Influence of Planned Environments on SessionWDID Selection

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Influence of Planned Environments on SessionWDID Selection

 

This posting discusses an unanticipated behavior within TASM/TIWM when it comes to selecting the workload to do the parsing engine (PE) execution activities.  When a session logs on to the database it is matched to a workload that will manage all of the session’s PE work, including parsing and optimizing and including stored procedure executions.  The workload (and its priority) that manages PE work while a query is executing will be reported in DBQLogTbl in a field labeled SessionWDID. 

 

How SessionWDID is Selected

 

The basics of how SessionWDID is selected is discussed in a previous posting on my blog.  To briefly restate, only the query’s session logon information and only a workload’s "Who" classification criteria are considered when a workload is selected for SessionWDID.  The Who criteria (which includes User, Profile, Account String, IP address) is referred to as “Request Source” criteria in Viewpoint Workload Designer.  Any other criteria, such as objects touched by the query or its estimated processing time are ignored during SessionWDID classification.

 

Mapping a session to a workload includes these conventions:

  1. If more than one workload matches to the query’s Who criteria, then the workload with the highest priority is selected.
  2. When the workload with the highest priority is selected, only the priority definitions from the ALWAYS planned environment are considered.
  3. If more than one workload that matches the Who criteria share the highest priority (for example, two workloads match the query’s Who criteria and both run in Timeshare Top), then Workload Evaluation order is used to select one of those workloads for SessionWDID.

 

Workload Evaluation Order

 

Workload evaluation order is defined within Viewpoint Workload Designer, and shows both the workload name as well as the workload’s classification criteria. The user-defined workloads shown in the screen shot below (#1 through #4) happen to come with workload classification that is only made up of Who criteria, specifically they use User or Account string.  They could have included additional classification criteria representing objects touched by the query or query characteristics, as is often the case.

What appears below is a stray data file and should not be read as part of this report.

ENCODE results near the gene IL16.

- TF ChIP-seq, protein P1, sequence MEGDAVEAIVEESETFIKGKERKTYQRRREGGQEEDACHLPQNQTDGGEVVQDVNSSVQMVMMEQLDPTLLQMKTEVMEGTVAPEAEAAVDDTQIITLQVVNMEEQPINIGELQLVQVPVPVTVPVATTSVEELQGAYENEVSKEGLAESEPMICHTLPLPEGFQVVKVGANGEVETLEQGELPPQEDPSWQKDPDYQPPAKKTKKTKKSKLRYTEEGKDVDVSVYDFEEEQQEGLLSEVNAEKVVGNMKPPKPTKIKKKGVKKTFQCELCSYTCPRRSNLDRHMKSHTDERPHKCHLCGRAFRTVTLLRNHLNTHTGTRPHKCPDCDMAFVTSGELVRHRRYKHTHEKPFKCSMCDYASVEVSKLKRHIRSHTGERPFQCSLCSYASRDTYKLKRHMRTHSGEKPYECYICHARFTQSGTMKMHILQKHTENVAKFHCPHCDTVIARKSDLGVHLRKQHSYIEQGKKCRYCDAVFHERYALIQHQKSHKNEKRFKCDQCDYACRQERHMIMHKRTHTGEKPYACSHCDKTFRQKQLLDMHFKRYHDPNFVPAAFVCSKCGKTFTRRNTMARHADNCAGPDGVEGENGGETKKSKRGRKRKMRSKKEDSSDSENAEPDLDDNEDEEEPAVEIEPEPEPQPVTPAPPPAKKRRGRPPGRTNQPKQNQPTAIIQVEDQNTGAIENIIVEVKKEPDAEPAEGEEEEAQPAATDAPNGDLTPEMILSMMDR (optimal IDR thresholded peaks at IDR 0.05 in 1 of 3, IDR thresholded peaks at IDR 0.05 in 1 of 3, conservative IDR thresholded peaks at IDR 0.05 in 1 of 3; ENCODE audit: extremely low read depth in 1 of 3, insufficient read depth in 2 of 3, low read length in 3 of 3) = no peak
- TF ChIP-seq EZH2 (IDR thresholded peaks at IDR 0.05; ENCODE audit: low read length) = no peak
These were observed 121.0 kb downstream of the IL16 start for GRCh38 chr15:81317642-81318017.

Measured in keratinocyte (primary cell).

EVAL_ORDER.jpg

 

 

 

 

 

 

 

 

 

 

 

 

 

 

 

 

The ALWAYS Planned Environment

 

Consider the second convention mentioned above: When the workload with the highest priority is selected, only the priority definitions from the ALWAYS planned environment are considered.  Even if a planned environment other than ALWAYS is active at the time a session logs on, the priorities established in the ALWAYS planned environment, and only that planned environment, will determine SessionWDID.

 

Consider the four user-defined workloads shown above in the evaluation order. Suppose they were prioritized like this in the ALWAYS planned environment:

 

ALWAYS_Setup.jpg

 

 

 

 

 

 

 

 

 

 

 

Assume further that they were prioritized like this in planned environment created by the user called DAYTIME:

 

DAYTIME_Setup.jpg

 

 

 

 

 

 

 

 

 

 

Following this scenario, imagine that a session logs onto the system during business hours when the DAYTIME planned environment is active. This user who logged on matches to “*_Level1Batch” and the Account String of that User happens to match to *PROD*.  When this session  submits a query, what workload will show up in DBQL as the query’s SessionWDID?

 

To answer that question you would have to look at the classification criteria of all workloads and look for a match between each workload's Who criteria and the session’s logon information. Looking at the evaluation order information that displays each workload’s classification criteria, you can see that there are two candidate workloads for the SessionWDID (General-Batch by Account String and Level1_Batch by User).  To determine which will become the SessionWDID go to the ALWAYS planned environment and see which of the two workloads has the higher priority.

 

In the ALWAYS planned environment General_Batch has the higher priority, so that becomes the SessionWDID. This is the case even though Level1_Batch workload had a higher priority in DAYTIME, the planned environment that was active at the time of the logon.

 

Any Action to Take?

 

Because it is the default, many sites use ALWAYS as their only planned environment or in conjunction with a few other planned environments. However, there are some sites that do not include the ALWAYS in their normal periodic processing window changes.  Even if ALWAYS never becomes active at your site, you cannot delete this default planned environment.  ALWAYS is consistently present and each workload you define will be placed in ALWAYS , just as it will be placed in a default position in all other planned environments.

 

If ALWAYS is never active at your site, then there is an opportunity to arrange the various workload priorities in ALWAYS in such as a way as to favor the workloads that are desired as SessionWDIDs.  In our example, if you never want General_Batch to be used for a SessionWDID, then move it to Timeshare Low in ALWAYS, effectively lowering its priority to the greatest degree possible.  At the same time you could move some other workloads to Timeshare Top to ensure they get chosen for SessionWDID should there be more than one candidate for SessionWDID.  

 

Even if you are using ALWAYS as one of your regular planned environments, be aware of its role in influencing SessionWDID.